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24th November 2011

The Building of a Milarepa Tower in Bhutan

As an active member of a Buddhist Centre in Hong Kong and ex-District Officer, I am helping with the project management of an ambitious scheme in Bhutan. The Ven. Lama Kelzang, a Bhutanese lama based in Hong Kong, plans to build the very first Milarepa Tower (or Sekargutok) in Bhutan.

Milarepa (b.1052) is a famous Tibetan saint and yogi who was asked by his master, Marpa the Translator, to build a nine-storey tower. Marpa treated Mila very harshly, asking him to move the tower a number of times to purify Mila’s bad karma, caused by an early career in black magic. Despite this frustration and hardship, Mila never lost faith in his guru. The original tower, which still stands in Tibet, is a symbol of the absolute faith of a disciple in his master and a reminder of how one should sacrifice comfort and safety in this life for the dharma.

The tower and accompanying monastery will be a religious, cultural and tourist landmark in the area. Situated close to the Indian border in South Bhutan, it is expected to attract many tourists and visitors, both Indian and foreign. The project will be funded by donations and we have now started a fund-raising programme. The tower is dedicated to the benefit of all sentient beings.

On 2 November 2011, His Holiness the Je Khenpo (who is like the Dalai Lama of Bhutan and second only to the king) officiated at the ground-breaking ceremony, watched by a crowd of thousands. The grand ceremony lasted all day and included various rituals, sacred dances and a vegetarian lunch.

My job is to co-ordinate the project and liaise with the architect, engineer and the Royal Bhutan Government. This was my second visit to Bhutan this year (as a guest rather than a tourist, which is expensive). Some say going from India to Bhutan is like entering heaven. Bhutan has a small population (700,000), is clean and unspoilt, has a spectacular landscape and pristine environment. Its rich cultural heritage is due to its relative isolation.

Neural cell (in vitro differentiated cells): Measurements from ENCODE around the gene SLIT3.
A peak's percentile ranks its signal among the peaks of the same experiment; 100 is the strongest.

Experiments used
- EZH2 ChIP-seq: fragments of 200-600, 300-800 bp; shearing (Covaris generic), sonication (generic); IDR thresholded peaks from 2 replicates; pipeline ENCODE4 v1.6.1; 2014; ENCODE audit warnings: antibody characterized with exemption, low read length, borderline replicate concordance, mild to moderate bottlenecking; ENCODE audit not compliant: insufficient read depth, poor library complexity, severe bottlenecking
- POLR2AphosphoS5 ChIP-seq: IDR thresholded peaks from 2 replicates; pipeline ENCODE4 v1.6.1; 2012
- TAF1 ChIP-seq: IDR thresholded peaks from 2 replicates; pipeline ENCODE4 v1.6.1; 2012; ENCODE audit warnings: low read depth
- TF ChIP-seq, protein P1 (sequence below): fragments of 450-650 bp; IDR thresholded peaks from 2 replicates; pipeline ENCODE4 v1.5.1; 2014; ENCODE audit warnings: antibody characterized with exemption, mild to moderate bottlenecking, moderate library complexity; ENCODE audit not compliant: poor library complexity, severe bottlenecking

Its people wear national dress with long skirts for women (kira) and shorter ones for men (gho). They are polite, friendly and intensely Buddhist. The national sport is archery and the favourite dish is a spicy stew made from dried vegetables, cheese and chillies. In many ways, Bhutan is like a medieval kingdom. Every district has an ancient dzong, which is a fortress containing the administrative and religious headquarters of the area. Their architecture is distinctive, with intricate woodwork around the doors and windows, and unlike anything else you might see in the Himalayas.

Anyone interested in the above project may visit

Peter Mann (1971, English)

Images (from top): His Holiness the Je Khenpo at the ground-breaking ceremony; Bhutan’s stunning landscape

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